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On App Market Platforms In China – A Chinese Perspective

The Chinese market for apps is a complex and intertwining system that has evolved out of the various channels Chinese citizens must go through to obtain the products they want at prices they can actually afford.  To grasp the system is not difficult, but to fully understand it requires you to live and work with it. The subtleties that exists are often missed or misinterpreted when view with untrained eyes, and it is this situation that has allowed Chinese businessmen to outfox their Western counterparts when dealing within China.  

Shawn typically writes and manages the Chinese version of our website, but he was kind enough to throw his thoughts down on paper in English for us today.

Yesterday, my colleague, Calvin, wrote an interesting article on market platforms and China. After we exchanged ideas at the lunch table, I thought, “Why not write an article from the native Chinese perspective?”   Together with the information he already disclosed, this would create a more complete view of what the picture looks like here in China and what the implications are for Western companies.

Channels, Channels, Channels

Most Western companies are encountering challenges in China due to its puzzling marketing and distribution channels. It is not A challenge, it is THE challenge that has caused most Western ventures to stumble.  As Calvin mentioned, most Western developers do not understand the complexity of the local market ecosystem in China. Besides what he has already mentioned, which is the rather visible Independent Distribution Platforms (we call them the Third-party App-stores in Chinese), there are four other types of online marketing channels that the Western world barely knows or understands. Here are these marketing channels in a nutshell:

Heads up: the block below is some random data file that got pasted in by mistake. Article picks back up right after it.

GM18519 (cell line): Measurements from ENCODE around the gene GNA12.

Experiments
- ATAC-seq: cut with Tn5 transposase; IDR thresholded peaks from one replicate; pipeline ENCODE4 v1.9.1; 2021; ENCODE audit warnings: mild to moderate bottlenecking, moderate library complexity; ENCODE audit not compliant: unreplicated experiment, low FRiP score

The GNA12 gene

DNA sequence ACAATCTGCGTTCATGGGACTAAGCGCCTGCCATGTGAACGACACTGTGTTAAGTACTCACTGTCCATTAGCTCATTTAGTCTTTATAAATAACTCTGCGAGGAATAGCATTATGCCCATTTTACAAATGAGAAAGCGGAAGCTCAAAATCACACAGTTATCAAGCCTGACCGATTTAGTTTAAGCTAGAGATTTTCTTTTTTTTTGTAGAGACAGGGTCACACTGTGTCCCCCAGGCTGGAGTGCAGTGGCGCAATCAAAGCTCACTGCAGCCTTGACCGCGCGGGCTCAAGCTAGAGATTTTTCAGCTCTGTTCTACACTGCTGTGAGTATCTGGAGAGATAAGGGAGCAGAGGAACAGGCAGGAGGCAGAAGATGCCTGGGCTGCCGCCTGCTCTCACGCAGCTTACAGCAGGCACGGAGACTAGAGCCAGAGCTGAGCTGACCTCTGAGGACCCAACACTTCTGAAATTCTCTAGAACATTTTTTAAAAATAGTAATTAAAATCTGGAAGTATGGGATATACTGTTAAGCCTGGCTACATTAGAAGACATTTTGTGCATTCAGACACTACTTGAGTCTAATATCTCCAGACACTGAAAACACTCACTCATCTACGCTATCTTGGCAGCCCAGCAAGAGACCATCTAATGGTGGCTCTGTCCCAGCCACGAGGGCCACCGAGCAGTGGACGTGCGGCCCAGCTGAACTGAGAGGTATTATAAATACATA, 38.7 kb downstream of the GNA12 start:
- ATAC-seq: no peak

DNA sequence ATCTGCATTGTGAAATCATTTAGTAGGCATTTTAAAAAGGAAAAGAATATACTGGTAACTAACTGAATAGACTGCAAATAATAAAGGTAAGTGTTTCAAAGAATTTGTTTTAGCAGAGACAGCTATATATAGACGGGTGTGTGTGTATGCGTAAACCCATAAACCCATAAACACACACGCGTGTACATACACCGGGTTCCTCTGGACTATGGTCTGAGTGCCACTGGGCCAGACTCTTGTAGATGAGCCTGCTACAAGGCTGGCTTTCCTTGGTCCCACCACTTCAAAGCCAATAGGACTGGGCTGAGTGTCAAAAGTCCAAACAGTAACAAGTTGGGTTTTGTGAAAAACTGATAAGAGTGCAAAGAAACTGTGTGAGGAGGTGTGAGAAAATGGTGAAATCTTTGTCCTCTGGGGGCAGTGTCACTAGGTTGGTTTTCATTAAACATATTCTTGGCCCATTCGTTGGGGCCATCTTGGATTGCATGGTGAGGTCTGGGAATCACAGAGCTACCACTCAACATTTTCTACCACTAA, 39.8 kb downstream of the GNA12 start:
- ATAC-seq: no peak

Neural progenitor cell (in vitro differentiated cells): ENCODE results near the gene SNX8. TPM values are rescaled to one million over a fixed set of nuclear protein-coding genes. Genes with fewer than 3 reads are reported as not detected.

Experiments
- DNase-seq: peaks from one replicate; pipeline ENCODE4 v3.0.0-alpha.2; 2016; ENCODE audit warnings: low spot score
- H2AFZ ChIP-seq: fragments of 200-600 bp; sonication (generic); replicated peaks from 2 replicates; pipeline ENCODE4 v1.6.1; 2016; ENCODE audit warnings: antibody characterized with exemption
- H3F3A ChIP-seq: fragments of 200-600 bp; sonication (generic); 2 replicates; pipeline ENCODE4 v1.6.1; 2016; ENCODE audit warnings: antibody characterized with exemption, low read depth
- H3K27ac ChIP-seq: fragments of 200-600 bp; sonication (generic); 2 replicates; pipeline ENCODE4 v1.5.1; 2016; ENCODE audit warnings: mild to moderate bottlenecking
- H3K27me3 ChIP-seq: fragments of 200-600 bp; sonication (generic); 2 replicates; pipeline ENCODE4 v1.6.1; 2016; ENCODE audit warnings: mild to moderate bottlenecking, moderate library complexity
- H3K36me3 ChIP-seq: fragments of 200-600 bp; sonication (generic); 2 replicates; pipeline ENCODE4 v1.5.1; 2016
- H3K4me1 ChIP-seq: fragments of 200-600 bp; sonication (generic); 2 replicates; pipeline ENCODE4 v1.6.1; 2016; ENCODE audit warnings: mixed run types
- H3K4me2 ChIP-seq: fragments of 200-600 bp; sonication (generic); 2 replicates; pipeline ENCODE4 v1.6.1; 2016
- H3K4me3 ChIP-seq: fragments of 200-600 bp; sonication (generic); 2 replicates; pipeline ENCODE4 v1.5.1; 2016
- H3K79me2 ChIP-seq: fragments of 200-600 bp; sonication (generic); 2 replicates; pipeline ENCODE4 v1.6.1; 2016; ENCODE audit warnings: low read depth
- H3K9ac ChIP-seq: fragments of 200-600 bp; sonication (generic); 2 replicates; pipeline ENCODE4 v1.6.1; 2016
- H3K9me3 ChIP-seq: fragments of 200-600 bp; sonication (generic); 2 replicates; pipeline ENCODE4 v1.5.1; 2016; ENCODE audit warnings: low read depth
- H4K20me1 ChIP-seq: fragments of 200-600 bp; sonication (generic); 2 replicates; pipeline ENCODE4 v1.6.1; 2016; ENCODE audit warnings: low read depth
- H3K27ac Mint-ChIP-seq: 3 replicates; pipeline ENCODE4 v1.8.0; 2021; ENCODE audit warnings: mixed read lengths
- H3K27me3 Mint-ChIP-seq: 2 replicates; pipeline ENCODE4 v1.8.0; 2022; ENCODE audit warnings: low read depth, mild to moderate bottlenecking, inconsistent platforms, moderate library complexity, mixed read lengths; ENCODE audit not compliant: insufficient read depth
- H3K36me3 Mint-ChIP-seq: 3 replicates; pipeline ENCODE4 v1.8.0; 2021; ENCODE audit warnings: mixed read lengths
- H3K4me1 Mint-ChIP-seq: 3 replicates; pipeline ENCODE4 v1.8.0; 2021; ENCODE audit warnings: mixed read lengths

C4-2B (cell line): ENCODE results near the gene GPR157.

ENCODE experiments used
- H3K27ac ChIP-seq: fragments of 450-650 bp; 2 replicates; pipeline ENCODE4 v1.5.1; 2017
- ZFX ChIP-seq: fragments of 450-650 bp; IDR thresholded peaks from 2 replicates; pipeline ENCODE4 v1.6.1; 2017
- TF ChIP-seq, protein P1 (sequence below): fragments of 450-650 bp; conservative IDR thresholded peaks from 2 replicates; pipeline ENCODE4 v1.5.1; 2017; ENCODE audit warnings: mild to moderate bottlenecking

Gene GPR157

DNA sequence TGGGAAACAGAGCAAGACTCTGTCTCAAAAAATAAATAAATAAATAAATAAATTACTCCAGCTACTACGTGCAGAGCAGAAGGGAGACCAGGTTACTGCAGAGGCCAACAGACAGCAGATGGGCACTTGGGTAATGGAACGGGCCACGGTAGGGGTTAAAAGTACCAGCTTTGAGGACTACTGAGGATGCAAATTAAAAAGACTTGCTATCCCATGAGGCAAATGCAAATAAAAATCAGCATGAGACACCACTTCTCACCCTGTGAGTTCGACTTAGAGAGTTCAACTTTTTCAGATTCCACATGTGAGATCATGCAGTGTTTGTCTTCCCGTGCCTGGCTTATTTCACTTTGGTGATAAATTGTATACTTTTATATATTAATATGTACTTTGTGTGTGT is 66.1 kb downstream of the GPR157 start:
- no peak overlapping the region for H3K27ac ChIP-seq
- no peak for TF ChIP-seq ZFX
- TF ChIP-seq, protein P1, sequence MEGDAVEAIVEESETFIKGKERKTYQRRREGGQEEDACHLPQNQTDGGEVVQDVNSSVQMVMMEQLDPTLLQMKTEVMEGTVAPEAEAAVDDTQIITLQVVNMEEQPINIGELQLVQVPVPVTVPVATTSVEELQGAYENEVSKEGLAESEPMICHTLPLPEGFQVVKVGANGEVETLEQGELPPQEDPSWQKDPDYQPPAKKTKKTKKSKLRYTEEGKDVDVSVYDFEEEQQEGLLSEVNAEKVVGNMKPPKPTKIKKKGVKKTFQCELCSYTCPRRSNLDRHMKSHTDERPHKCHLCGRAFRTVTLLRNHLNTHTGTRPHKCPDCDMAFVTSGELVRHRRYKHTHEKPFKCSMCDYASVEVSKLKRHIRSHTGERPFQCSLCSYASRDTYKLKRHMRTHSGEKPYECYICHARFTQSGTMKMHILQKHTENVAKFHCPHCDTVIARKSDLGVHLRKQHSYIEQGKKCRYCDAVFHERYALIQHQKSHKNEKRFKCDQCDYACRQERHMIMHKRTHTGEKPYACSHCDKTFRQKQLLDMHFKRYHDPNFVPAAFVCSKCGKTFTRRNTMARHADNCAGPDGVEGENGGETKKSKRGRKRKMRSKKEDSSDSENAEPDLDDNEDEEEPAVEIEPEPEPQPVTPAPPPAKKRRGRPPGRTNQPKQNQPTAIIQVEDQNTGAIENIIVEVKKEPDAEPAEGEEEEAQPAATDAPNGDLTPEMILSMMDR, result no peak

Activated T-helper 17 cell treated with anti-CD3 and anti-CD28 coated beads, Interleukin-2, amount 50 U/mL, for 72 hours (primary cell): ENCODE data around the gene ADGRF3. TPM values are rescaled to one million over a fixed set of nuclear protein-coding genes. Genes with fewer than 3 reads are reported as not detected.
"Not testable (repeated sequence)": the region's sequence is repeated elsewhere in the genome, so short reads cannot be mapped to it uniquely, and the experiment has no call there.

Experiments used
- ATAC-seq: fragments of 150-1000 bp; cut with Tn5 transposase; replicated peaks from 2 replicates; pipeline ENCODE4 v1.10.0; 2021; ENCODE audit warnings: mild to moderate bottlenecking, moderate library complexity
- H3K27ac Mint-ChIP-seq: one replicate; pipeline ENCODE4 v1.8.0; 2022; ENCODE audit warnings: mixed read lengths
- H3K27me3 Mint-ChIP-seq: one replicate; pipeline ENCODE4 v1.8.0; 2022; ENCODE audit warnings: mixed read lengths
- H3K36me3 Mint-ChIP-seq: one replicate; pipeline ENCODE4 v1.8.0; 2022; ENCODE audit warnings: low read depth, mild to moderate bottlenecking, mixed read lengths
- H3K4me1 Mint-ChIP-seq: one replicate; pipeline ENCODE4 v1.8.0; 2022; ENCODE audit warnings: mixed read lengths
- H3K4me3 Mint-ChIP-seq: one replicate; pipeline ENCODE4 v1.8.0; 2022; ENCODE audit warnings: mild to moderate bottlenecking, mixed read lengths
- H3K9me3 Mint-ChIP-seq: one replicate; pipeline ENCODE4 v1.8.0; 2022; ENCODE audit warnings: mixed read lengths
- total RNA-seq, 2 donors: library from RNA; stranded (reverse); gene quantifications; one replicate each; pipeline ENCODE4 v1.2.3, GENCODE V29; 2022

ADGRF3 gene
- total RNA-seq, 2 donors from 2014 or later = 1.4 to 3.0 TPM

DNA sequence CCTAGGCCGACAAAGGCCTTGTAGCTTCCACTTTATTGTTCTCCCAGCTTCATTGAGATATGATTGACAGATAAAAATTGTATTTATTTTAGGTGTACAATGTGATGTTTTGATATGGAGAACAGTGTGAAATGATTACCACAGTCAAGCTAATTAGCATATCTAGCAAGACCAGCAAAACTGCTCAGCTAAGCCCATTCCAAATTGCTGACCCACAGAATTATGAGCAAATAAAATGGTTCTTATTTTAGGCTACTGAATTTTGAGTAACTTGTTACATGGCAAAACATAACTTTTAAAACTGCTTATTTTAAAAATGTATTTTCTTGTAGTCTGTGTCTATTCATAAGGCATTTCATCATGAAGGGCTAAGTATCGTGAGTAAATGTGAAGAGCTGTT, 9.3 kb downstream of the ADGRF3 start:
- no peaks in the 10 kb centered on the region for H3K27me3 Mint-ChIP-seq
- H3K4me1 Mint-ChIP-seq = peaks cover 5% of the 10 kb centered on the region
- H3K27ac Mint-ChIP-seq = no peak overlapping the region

1. Tech Forums – This channel is the most cost-effective and allows more interaction with users. The users on these forums are primarily geeks and early adopters in the market, which makes it a perfect place for early stage promotion and core user cultivation.
  2. Mobile Ad Platforms – This is a rather developed market where it uses standard payment models like CPC/CPA/CPM/CPI, but the cost among each is almost the same.
  3. “Rooting and Flashing Market” – This is the sneakiest one.  This channel is where most Westerners would not see a viable marketing channel at first glance. However, it accounts for a significant portion of how apps are distributed in China, and it is the most widely used promotion channel among developers.  When Chinese customers buy their phone, they typically get it wiped and jailbroken immediately so they can access all these non-traditional channels available in China.  It is during this process that the person performing the service loads on a number of apps along with the new operating system.  This particular way of marketing might help with the user acquisition and market awareness at the beginning, but would most likely hurt your brand image in the long run (even in China people hate pre-loaded apps they didn’t ask for).